Furthermore I purchased my tickets in early December of 2013 in order to get good seats. My in-laws believed then that they wouldn’t be able to attend. My husband was unsure of attending that event. My women in my women’s group were also unsure. My in-laws were able to go due to do unforeseen circumstances, so they purchased tickets in January. Since I couldn’t get the seat next to me anymore my husband decided it’s best to stay home. And, 6 ladies of my women’s group were going and we all didn’t see each other and sat in different places since all seats were reserved seats. Another lady in my women’s group was scammed by buying tickets for $37 USD each online, which ended up not being a ticket. We could have all sat together if we all showed up early and at the same time at the venue. My suggestion would be to give people the option to buy ticket in advance but not to reserve seats. So others can join in and groups can sit together. Also, I was several times interrupted during the concert because fans were looking for their assigned seat. My suggestion would be to give people the option to buy ticket in advance, but not to reserve seats. So other can join in and groups can sit together.
4. Make it fair for the unknown bands.
The Roadshow was created as a form of ministry by MercyMe. It was affordable and gave people an opportunity to hear about Christ. It seems that this year the prices were hyped up. Skillet fans were encouraged to purchase backstage passes for a hefty price in addition to the Roadshow ticket. That takes the fun out of ministry and the whole purpose out of the Roadshow. I remember Winter Jam in Norfolk, VA where the headliner (Newsboys) was offering to sign every album after the show. Neither Skillet nor Third Day showed themselves after the show. I saw the band Neverclaim before the show trying to advertise their merchandise table by handing out brochures for a free bracelet. The fact is that those bands have to work double as hard as the headliners to make the same amount of money. While Skillet and Third Day already made money before the show due to their VIP and Meet and Greet sales, the Neverclaims had to make themselves available for free before the show and were at the Merchandise table after the show in order to make sales. To keep up with the original ideas of ministry I think it would be best if no additional VIP tickets would be sold.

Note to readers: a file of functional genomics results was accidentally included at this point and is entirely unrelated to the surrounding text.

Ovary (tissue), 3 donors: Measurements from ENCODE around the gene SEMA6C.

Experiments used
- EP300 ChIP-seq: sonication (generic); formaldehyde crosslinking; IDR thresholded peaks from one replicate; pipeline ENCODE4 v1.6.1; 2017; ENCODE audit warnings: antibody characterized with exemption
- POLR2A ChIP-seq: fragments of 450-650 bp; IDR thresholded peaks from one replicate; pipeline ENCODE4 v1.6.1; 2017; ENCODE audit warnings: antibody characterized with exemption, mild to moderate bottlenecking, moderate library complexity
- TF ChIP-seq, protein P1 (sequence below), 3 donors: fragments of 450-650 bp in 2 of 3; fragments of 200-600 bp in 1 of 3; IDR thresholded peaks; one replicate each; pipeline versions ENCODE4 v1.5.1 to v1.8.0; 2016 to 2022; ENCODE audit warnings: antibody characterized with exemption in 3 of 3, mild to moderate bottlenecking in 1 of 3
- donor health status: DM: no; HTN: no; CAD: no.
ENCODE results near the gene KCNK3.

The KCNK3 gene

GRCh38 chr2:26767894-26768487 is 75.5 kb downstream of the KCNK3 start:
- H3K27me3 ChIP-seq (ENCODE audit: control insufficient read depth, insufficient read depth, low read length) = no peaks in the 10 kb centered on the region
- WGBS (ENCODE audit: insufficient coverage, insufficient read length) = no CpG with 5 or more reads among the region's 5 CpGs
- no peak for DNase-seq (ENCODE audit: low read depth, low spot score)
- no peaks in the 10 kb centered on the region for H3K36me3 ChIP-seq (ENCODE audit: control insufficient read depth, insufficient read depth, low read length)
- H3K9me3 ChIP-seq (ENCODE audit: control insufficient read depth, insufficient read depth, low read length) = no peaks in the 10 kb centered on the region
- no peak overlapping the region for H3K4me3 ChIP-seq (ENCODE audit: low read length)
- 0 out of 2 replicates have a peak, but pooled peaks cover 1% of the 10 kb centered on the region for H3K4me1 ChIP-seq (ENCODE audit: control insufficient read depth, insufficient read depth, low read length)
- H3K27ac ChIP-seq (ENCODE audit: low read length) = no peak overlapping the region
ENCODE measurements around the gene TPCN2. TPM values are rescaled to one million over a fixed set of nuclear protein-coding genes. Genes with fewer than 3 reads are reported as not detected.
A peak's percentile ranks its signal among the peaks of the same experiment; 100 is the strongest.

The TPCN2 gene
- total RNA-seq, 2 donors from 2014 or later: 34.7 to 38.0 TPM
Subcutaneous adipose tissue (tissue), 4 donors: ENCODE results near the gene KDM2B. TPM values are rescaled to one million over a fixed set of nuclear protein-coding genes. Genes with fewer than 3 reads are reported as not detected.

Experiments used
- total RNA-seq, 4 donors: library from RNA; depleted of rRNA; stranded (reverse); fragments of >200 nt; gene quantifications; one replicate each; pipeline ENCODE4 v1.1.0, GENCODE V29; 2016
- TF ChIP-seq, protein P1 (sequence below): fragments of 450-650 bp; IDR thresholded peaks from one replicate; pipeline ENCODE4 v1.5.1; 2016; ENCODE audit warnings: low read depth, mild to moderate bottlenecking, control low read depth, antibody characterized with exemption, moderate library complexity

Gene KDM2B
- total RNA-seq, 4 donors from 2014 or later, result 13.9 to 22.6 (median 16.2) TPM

5. All albums should be sold for the same fair price.
Bart Millard said in the above link to the article that he wants to pay the artists what they are worth. In the past all current albums by all bands (Winter Jam, Roadshow) were available for $5 USD. This year I noticed Third Day offered their album for $8 and Skillet for $5 or the other way around. I can’t remember. And, the band The Neverclaim sold their album for $10.
After Jeffrey Gilbert (former Drummer from Kutless) shared his testimony with us I realize that unknown bands can’t sustain themselves with $5 USD per album. Gilbert was broke during the Winter Jam tour and ended his carrier as a drummer for Kutless in order to pursue a stable income for his family. And, Kutless is a well-known Christian Band.
I overheard Neverclaim discussing Skillet’s and Third Day album for only $5 USD and I felt so burdened that I purchased Neverclaim’s album for $10. Since Skillet and Third Day sold backstage passes for hefty prices, they could afford to sell their album for less than $10 USD at the Roadshow. Neverclaim had to work harder for their album sales and had to give up their time to autograph albums. I believe that Skillet and Third Day shouldn’t have lowered their albums for a lower price so Neverclaim and the Royal Tailor stood a fair chance of selling theirs. I am willing to pay the artists what they are worth.